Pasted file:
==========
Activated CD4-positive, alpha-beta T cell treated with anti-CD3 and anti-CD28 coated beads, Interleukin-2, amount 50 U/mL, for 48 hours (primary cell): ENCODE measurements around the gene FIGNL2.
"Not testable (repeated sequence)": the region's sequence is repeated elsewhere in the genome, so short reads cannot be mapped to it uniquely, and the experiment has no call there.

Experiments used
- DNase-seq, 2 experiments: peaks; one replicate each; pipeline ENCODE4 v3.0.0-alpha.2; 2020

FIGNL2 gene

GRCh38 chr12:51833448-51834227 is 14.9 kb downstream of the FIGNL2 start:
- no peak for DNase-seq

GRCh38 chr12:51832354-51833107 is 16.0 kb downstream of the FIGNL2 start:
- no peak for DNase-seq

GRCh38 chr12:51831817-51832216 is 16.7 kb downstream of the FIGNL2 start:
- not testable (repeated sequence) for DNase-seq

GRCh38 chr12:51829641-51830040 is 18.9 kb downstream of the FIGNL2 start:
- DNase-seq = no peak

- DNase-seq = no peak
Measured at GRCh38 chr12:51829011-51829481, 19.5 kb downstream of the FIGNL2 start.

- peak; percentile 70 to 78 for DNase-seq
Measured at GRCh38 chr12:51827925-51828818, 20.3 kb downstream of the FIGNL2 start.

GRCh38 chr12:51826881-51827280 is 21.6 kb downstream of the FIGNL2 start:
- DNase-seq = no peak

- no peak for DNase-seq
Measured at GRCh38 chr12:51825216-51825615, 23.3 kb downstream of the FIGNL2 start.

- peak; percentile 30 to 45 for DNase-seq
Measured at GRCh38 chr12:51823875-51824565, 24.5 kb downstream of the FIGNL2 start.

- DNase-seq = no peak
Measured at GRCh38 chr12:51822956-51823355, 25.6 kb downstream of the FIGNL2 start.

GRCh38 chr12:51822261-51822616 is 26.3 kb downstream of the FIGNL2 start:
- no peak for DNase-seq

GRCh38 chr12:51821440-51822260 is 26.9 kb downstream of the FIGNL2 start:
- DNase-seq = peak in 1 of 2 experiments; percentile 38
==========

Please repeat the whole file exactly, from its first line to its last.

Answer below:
Activated CD4-positive, alpha-beta T cell treated with anti-CD3 and anti-CD28 coated beads, Interleukin-2, amount 50 U/mL, for 48 hours (primary cell): ENCODE measurements around the gene FIGNL2.
"Not testable (repeated sequence)": the region's sequence is repeated elsewhere in the genome, so short reads cannot be mapped to it uniquely, and the experiment has no call there.

Experiments used
- DNase-seq, 2 experiments: peaks; one replicate each; pipeline ENCODE4 v3.0.0-alpha.2; 2020

FIGNL2 gene

GRCh38 chr12:51833448-51834227 is 14.9 kb downstream of the FIGNL2 start:
- no peak for DNase-seq

GRCh38 chr12:51832354-51833107 is 16.0 kb downstream of the FIGNL2 start:
- no peak for DNase-seq

GRCh38 chr12:51831817-51832216 is 16.7 kb downstream of the FIGNL2 start:
- not testable (repeated sequence) for DNase-seq

GRCh38 chr12:51829641-51830040 is 18.9 kb downstream of the FIGNL2 start:
- DNase-seq = no peak

- DNase-seq = no peak
Measured at GRCh38 chr12:51829011-51829481, 19.5 kb downstream of the FIGNL2 start.

- peak; percentile 70 to 78 for DNase-seq
Measured at GRCh38 chr12:51827925-51828818, 20.3 kb downstream of the FIGNL2 start.

GRCh38 chr12:51826881-51827280 is 21.6 kb downstream of the FIGNL2 start:
- DNase-seq = no peak

- no peak for DNase-seq
Measured at GRCh38 chr12:51825216-51825615, 23.3 kb downstream of the FIGNL2 start.

- peak; percentile 30 to 45 for DNase-seq
Measured at GRCh38 chr12:51823875-51824565, 24.5 kb downstream of the FIGNL2 start.

- DNase-seq = no peak
Measured at GRCh38 chr12:51822956-51823355, 25.6 kb downstream of the FIGNL2 start.

GRCh38 chr12:51822261-51822616 is 26.3 kb downstream of the FIGNL2 start:
- no peak for DNase-seq

GRCh38 chr12:51821440-51822260 is 26.9 kb downstream of the FIGNL2 start:
- DNase-seq = peak in 1 of 2 experiments; percentile 38